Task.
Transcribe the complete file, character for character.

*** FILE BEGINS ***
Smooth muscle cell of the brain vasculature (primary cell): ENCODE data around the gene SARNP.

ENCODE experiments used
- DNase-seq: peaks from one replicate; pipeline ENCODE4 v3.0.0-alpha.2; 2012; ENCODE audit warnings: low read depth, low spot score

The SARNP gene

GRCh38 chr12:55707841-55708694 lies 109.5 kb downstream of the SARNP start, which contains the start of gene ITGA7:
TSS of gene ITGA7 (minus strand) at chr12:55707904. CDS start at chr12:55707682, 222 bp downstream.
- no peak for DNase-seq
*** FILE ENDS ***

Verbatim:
Smooth muscle cell of the brain vasculature (primary cell): ENCODE data around the gene SARNP.

ENCODE experiments used
- DNase-seq: peaks from one replicate; pipeline ENCODE4 v3.0.0-alpha.2; 2012; ENCODE audit warnings: low read depth, low spot score

The SARNP gene

GRCh38 chr12:55707841-55708694 lies 109.5 kb downstream of the SARNP start, which contains the start of gene ITGA7:
TSS of gene ITGA7 (minus strand) at chr12:55707904. CDS start at chr12:55707682, 222 bp downstream.
- no peak for DNase-seq